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Atrocious wrote:
I just noticed in the latest Pathfinder that Ezren (the iconic wizard) has his deity listed as "atheism". That makes me wonder what it means to be an atheist in a world where the existence of the divine is so obviously real. Since atheism means to "reject theism" (theism: the belief in the existence one or more divinities or deities) it probably has a different meaning in Golarion. Ezren has an intelligence score of 17 and a wisdom score of 15, he is both smart and insightful enough to realize that the deities are real. So what does it mean to be an atheist in Golarion?

We'll eventually cover this more somewhere... maybe in the hardcover, maybe in the Gods & Magic book... SOMEwhere.

The short version is this.

Faithful: You die, you go to Pharasma's boneyard and stand in line in a timeless realm waiting for her to judge you. If you lived up to the ideals of your faith, you go on to serve your god in the proper realm. If you failed, you get sent somewhere else to be punished (different places for different faiths, of course).

Agnostic: You are judged by Pharasma who decides if you have learned enough to become enlightened. If you DO become enlightened, you get reincarnated into a "better life" as an outsider or maybe something better on the Material Plane. You fail, you get reincarnated as something worse, or you get sent back as the same race/creature but are born into a worse life. You fail TOO badly, and you instead become one of the imprisoned souls in Pharasma's Boneyard.

Athiest: You are judged by Pharasma on if you have achieved and deserve enlightenment, and if you have accomplished everything your soul needed to accomplish. If you succeed, you become an unbound immortal spirit and are allowed to explore the furthest reaches of existence. You fail and are judged to have lived a pointless empty life and become one of the imprisoned souls in Pharasma's Boneyard.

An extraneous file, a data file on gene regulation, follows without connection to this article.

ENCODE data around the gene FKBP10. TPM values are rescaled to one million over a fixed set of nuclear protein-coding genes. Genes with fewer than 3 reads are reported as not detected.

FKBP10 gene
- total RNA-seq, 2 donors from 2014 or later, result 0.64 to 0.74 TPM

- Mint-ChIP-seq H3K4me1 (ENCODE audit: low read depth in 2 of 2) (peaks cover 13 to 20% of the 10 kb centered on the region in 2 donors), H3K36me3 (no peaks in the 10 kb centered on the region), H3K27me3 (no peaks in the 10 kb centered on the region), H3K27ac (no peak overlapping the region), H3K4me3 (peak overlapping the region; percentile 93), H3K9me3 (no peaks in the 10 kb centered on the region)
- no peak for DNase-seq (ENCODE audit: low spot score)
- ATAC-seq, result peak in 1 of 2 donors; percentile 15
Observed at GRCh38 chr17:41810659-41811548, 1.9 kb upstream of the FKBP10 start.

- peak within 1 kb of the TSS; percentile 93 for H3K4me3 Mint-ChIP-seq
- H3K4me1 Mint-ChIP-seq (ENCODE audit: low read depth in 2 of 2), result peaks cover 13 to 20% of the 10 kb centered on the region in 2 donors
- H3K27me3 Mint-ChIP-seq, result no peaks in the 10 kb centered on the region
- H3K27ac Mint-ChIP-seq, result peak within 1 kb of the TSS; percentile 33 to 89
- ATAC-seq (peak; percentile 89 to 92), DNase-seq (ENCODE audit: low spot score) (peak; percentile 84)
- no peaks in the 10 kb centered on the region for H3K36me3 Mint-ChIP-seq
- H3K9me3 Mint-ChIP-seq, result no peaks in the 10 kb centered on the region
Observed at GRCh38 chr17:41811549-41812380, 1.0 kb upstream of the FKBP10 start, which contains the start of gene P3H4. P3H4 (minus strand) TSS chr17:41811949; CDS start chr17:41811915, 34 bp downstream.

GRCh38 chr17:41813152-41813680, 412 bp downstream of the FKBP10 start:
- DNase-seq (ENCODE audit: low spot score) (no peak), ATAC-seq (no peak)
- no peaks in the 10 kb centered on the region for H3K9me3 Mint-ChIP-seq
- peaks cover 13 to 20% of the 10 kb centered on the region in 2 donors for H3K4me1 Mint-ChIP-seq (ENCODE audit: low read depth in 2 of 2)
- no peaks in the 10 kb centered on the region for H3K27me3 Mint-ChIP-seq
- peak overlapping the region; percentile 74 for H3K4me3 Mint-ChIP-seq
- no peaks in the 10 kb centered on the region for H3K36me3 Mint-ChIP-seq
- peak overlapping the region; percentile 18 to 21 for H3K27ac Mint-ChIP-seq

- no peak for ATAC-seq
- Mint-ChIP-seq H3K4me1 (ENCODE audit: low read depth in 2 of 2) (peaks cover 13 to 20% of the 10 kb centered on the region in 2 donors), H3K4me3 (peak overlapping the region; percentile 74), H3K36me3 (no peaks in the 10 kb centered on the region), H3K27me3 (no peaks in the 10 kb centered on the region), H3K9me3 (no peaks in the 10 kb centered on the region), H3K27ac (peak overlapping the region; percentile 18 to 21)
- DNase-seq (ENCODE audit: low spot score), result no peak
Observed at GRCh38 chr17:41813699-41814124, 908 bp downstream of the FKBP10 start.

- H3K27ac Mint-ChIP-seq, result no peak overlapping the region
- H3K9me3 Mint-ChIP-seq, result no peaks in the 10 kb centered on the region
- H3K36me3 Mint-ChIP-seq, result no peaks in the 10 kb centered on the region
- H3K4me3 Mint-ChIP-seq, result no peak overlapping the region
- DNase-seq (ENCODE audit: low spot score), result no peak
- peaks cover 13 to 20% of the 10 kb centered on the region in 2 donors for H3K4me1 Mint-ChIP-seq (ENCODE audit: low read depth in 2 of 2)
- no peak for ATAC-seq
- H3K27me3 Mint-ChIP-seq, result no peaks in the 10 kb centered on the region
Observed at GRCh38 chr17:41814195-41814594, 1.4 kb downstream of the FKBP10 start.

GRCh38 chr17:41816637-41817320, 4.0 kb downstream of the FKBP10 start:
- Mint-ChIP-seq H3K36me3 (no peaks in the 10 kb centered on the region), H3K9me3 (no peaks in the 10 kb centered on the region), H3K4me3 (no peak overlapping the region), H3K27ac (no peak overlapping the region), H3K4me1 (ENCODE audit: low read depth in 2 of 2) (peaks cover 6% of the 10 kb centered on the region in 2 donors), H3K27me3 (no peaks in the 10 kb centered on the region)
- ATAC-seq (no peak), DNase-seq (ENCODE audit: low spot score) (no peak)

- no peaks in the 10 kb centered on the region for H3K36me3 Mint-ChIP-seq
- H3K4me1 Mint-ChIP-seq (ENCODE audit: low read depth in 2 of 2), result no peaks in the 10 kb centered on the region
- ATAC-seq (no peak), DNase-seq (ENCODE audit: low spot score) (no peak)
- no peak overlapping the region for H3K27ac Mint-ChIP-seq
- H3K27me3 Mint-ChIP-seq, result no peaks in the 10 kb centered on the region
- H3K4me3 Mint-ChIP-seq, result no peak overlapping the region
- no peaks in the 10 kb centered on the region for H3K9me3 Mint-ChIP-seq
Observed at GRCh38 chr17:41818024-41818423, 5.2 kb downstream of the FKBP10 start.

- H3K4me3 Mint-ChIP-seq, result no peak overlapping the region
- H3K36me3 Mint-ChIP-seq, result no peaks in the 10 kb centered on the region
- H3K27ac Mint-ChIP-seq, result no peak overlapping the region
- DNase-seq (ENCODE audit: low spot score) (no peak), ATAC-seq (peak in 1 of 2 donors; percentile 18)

Once a soul's imprisoned in the Boneyard, you may spend a limited time there before you get to be reincarnated if Pharasma thinks you deserve a second chance. But the vast majority of those imprisoned there are just that. Imprisoned until the last person in line waiting to be judged by Pharasma passes judgement... that person would be, of course, Pharasma herself. At which point no one knows what happens next.

AGAIN: This isn't 100% approved for canon yet. But it's the way I see things working, at least.

Cheliax

Pathfinder Adventure Path, Campaign Setting, Companion, Modules Subscriber

Thank you James, that was very informative. But you did not adress what I was really asking: What it means to be an atheist.

Does it mean he refuses the existence of gods entirely or something else?

Taldor

It seems, with this treatment, the progress of a soul is judged by a god whether that soul refutes godhood or not. This assumes an atheist is merely mistaken, not on a different path of enlightenment.

I'm confused.

I'd think that the soul of an atheist would simply leapfrog Pharasma's Boneyard and slip into the great unknown. No atheist is sure what's out there, but they'd rather risk it than fall under divine providence. It's a leap of faithlessness.

Paizo Employee Creative Director